Reach out to alumni, anyone you can find on LinkedIn, and anyone else you can find using all the usual strategies as soon as possible.

In other words, don’t wait until mid-to-late July to do this; set up short informational interviews, or just a quick email exchange, in June.

And then in July, “make the ask” following a template similar to the one above in Step 4.

Modify the template to read that your internship has gone well at the halfway point, but you’re interested in opportunities at their firm and you would appreciate knowing the details of the accelerated recruiting process there.

Once again, follow-up emails are essential; if you don’t hear back within five days, send a follow-up message.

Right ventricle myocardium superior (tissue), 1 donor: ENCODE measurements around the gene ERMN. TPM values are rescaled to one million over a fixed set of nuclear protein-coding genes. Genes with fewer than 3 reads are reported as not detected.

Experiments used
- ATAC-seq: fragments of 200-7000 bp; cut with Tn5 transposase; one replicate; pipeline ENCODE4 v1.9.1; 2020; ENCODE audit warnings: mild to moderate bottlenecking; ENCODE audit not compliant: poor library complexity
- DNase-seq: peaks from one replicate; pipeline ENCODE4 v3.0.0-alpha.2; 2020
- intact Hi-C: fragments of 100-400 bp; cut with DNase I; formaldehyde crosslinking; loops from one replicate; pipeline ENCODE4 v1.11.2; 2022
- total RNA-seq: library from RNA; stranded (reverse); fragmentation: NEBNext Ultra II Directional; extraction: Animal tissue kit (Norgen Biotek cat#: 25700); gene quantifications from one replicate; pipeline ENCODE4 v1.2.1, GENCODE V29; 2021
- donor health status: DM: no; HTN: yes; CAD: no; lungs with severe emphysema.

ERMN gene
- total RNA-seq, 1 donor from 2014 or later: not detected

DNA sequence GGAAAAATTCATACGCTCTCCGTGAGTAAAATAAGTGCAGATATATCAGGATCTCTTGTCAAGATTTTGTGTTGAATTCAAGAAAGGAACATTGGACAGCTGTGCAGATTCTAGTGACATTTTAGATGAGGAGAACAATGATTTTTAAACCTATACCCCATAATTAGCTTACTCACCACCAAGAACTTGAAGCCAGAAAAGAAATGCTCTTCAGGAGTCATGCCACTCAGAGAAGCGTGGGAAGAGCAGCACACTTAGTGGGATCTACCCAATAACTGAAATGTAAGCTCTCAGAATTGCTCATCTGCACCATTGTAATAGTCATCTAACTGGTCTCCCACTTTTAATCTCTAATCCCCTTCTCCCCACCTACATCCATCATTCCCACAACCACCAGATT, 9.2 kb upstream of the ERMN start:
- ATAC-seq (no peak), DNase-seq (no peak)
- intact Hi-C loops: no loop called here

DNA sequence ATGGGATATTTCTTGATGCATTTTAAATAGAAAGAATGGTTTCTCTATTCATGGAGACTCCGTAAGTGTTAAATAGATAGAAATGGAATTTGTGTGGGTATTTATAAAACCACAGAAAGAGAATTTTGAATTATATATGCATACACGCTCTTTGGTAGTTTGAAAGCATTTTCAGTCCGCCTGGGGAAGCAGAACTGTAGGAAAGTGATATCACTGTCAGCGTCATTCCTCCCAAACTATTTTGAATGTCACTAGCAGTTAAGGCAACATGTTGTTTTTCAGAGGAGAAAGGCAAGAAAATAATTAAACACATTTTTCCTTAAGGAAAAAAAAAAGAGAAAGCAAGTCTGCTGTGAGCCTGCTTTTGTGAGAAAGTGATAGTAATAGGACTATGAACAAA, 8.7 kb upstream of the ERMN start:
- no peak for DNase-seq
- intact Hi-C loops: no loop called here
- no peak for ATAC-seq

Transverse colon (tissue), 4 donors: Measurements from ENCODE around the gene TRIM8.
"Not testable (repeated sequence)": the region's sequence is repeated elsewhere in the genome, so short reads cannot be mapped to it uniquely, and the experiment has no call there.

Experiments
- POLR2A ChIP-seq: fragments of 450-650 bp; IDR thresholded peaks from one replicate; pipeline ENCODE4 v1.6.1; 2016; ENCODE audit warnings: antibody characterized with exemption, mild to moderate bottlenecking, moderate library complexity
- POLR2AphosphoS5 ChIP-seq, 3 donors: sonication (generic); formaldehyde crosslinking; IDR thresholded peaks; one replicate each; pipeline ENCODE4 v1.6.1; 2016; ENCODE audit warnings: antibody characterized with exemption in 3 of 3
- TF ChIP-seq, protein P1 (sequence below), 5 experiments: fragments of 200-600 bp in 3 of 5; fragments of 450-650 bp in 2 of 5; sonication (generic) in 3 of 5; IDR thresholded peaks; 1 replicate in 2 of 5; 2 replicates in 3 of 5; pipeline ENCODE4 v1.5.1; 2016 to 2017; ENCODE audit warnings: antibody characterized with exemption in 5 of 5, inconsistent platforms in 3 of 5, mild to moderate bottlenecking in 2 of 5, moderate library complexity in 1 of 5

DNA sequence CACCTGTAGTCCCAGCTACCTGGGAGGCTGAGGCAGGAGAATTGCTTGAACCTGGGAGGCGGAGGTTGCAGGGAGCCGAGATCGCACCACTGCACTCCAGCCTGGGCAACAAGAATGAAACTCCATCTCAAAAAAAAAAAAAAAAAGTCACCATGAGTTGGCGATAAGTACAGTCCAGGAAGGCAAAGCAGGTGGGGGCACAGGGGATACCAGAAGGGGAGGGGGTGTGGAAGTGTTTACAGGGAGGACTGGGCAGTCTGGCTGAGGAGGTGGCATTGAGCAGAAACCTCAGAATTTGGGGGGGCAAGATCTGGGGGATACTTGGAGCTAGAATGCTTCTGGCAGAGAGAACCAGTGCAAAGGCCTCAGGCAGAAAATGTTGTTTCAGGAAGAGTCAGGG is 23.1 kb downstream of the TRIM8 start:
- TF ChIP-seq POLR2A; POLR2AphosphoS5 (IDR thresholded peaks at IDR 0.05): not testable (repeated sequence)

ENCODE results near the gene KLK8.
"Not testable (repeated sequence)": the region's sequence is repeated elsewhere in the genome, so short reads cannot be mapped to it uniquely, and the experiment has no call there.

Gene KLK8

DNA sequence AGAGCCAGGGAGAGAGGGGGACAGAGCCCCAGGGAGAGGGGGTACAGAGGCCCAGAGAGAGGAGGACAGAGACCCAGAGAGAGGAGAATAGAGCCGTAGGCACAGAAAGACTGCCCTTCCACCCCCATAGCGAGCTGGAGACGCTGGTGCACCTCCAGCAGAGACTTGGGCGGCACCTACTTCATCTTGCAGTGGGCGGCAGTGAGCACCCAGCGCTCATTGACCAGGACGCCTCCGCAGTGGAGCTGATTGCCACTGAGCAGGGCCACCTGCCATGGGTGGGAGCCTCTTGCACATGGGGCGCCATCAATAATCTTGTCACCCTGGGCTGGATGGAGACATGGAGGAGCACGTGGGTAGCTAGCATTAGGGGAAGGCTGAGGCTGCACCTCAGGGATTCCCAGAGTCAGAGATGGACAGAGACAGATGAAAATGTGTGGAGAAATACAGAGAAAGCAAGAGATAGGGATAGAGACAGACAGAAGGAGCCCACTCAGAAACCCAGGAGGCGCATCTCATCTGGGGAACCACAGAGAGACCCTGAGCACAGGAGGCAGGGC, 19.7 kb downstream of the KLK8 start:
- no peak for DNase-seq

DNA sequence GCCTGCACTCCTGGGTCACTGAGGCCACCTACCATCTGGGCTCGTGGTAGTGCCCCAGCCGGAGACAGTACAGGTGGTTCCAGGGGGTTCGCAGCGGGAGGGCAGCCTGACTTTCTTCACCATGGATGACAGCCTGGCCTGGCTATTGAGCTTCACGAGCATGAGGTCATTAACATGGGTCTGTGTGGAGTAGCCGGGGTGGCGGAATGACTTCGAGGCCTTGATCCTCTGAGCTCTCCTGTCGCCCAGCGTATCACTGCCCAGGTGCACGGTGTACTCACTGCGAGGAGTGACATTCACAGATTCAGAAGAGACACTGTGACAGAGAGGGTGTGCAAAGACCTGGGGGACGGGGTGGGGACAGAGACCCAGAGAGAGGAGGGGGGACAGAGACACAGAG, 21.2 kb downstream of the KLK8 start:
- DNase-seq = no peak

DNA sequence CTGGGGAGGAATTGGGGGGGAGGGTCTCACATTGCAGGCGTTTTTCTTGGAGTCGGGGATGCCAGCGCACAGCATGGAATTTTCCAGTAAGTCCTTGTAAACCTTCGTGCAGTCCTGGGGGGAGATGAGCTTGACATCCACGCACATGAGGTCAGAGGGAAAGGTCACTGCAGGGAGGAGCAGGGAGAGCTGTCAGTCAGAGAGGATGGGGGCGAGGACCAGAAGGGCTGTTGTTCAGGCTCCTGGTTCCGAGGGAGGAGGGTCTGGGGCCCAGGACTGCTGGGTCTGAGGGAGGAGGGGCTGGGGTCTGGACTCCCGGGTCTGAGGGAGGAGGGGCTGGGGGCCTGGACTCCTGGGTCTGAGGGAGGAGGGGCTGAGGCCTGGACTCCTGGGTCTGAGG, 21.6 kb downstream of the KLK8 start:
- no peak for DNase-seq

Step 6: Prepare for Recruiting and Interviews

Assuming you get good responses – where a good answer means “Send me your resume/CV” – you will need to prepare your resume/CV and also prepare for interviews.

You will probably have minimal real deal experience as a summer intern, so you have to spin what you have but avoid going overboard with bold claims.

This article on what to do when your summer internship sucks and you can’t make it better has some tips for spinning your experience.

Unlike in the normal recruiting process, in accelerated recruiting many banks conduct all rounds of interviews on a single day.

I have no idea what happens if that single day happens to be a weekday, but I guess you can come up with a medical emergency…

The large banks might hold a few of these accelerated interview days in August, and then make offer decisions quickly.

The first question in most interviews will be: “Did you get a return offer?”